Last week I watched the first episode of Comedy Central's The Sarah Silverman Program, and I've decided it is yet another weekly habit I'm going to have to set aside time for. Something's got to give. Bye bye, bathing! Anyway, it inspired me to catch up on Sarah Silverman: Jesus Is Magic, Silverman's stand-up flick from last year. The film is basically Silverman's act on the big screen, occasionally interrupted with sketches relating to the material.
So how was it? In a word ... funny. In two ... very funny. A word of caution, though. Sarah Silverman is as edgy a comedian as there is out there. She broaches topics such as the Holocaust, 9/11, AIDS, ethnicity and Jesus. Yes, her act is not for the easily offended. In fact, it better take a lot to offend you before you step foot in her ring. She's got a solid right hook.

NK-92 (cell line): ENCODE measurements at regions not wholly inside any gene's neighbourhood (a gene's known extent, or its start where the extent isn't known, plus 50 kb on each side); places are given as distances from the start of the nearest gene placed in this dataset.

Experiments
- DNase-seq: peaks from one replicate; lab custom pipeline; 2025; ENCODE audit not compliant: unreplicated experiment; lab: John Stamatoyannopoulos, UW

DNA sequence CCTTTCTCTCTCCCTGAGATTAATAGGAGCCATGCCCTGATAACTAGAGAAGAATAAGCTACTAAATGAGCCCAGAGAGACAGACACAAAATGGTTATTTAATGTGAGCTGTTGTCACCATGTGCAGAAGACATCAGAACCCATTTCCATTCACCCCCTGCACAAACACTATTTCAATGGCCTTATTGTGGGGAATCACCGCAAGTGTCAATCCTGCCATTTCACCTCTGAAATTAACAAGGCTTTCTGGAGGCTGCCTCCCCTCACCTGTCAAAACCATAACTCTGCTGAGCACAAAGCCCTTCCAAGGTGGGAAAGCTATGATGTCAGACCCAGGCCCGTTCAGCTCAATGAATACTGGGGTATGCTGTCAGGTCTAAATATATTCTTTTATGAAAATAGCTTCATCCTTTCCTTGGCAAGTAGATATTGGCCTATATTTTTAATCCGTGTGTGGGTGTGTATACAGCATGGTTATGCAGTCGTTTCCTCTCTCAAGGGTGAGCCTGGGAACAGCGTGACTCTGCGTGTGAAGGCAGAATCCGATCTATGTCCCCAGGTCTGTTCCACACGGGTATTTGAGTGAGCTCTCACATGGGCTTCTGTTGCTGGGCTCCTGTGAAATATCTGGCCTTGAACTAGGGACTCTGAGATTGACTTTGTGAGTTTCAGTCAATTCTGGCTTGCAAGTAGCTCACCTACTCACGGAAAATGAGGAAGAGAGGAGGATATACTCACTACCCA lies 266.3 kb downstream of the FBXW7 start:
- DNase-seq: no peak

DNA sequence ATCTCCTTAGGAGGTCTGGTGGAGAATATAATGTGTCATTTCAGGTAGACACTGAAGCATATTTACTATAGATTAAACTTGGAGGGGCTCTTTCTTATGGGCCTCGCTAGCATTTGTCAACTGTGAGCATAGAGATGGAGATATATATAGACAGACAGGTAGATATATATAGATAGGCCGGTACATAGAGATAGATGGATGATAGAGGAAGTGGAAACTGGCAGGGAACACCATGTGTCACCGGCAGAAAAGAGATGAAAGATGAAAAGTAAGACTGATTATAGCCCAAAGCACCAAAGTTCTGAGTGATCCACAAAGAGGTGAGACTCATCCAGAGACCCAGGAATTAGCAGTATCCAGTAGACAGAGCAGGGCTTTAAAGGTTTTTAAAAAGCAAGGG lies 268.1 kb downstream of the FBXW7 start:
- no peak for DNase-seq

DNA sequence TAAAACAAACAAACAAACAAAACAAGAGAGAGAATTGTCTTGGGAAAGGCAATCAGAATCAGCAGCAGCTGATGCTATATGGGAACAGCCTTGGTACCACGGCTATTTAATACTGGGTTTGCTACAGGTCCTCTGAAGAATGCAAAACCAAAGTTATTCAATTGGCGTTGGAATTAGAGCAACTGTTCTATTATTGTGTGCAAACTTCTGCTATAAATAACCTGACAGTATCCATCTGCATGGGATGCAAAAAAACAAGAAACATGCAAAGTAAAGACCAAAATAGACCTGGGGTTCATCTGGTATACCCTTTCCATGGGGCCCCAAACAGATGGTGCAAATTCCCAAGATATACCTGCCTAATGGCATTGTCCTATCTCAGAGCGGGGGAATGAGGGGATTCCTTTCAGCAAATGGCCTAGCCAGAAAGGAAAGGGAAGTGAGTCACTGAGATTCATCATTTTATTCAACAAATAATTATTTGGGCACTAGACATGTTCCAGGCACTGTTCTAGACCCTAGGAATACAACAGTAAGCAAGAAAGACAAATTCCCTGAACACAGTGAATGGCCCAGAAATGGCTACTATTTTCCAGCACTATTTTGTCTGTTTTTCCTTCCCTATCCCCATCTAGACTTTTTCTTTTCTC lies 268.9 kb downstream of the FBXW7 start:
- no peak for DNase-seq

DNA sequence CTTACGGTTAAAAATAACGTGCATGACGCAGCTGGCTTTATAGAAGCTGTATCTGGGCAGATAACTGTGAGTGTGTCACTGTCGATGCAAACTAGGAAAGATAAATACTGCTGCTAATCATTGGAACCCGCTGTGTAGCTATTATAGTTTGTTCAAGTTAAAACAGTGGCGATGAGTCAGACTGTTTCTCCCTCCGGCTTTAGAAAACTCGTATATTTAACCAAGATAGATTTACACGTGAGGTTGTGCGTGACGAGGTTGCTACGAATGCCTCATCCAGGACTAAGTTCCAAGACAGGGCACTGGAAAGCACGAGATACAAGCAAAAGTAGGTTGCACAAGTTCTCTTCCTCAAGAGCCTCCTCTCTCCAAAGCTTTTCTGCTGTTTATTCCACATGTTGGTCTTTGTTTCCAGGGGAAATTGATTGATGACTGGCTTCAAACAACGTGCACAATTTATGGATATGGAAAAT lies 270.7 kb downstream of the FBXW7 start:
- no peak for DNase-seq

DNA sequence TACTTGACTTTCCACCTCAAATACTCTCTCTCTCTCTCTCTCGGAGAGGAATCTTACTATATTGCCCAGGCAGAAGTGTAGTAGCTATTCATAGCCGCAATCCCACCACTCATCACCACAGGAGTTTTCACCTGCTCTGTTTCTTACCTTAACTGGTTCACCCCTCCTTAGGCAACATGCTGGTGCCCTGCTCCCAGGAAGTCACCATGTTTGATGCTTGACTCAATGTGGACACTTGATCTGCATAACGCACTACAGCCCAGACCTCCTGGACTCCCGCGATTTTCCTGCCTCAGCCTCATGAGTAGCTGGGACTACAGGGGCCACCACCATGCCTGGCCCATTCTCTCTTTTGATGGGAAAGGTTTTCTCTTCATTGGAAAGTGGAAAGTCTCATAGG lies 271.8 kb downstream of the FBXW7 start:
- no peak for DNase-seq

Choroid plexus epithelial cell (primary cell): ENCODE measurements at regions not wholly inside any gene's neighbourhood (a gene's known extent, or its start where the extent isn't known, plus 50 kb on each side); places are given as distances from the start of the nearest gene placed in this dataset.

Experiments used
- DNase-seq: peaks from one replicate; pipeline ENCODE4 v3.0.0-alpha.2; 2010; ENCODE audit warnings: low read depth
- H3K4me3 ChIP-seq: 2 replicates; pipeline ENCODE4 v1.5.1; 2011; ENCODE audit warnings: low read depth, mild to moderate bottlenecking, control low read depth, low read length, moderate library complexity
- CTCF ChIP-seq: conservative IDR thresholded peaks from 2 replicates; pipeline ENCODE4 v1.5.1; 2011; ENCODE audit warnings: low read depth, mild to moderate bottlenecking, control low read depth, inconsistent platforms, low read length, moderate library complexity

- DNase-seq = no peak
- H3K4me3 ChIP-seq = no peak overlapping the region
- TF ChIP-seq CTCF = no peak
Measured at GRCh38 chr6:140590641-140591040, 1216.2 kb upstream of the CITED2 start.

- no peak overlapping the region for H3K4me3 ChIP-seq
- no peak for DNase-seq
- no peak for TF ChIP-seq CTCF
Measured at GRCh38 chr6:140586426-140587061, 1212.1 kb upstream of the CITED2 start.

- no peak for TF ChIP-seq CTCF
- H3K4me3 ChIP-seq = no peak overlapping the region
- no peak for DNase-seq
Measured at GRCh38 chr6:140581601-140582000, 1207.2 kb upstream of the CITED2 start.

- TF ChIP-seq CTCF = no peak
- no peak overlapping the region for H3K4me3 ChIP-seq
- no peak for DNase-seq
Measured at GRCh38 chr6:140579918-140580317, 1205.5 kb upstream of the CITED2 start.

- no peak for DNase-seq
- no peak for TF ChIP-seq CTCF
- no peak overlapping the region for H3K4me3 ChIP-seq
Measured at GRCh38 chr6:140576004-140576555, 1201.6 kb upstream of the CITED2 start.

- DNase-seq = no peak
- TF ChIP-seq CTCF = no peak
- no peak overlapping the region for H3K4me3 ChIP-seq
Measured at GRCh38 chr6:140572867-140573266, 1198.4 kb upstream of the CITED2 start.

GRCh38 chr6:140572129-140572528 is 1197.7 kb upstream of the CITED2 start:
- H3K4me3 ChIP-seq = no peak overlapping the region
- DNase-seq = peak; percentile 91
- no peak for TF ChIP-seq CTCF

Silverman's act works because she is embodying a persona -- that of a self-involved, naively racist, opinionated meshuggener. She is almost always spouting out illogical, morally or ethically wrong things and that's the real joke. Unlike most comedians, Silverman doesn't expect you to laugh with her, but at her. This either works for you or it doesn't. It works in a very big way for me. The movie itself only completely hits when it focuses on her standup routine. Unlike her hilarious new TV show, the sketches interspersed throughout the movie are not that funny or well executed. But this is a small price to pay for some very big laughs.
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Dre writes five times a week for Film.com, covering movies and DVD with his Floridian flare. E-mail him!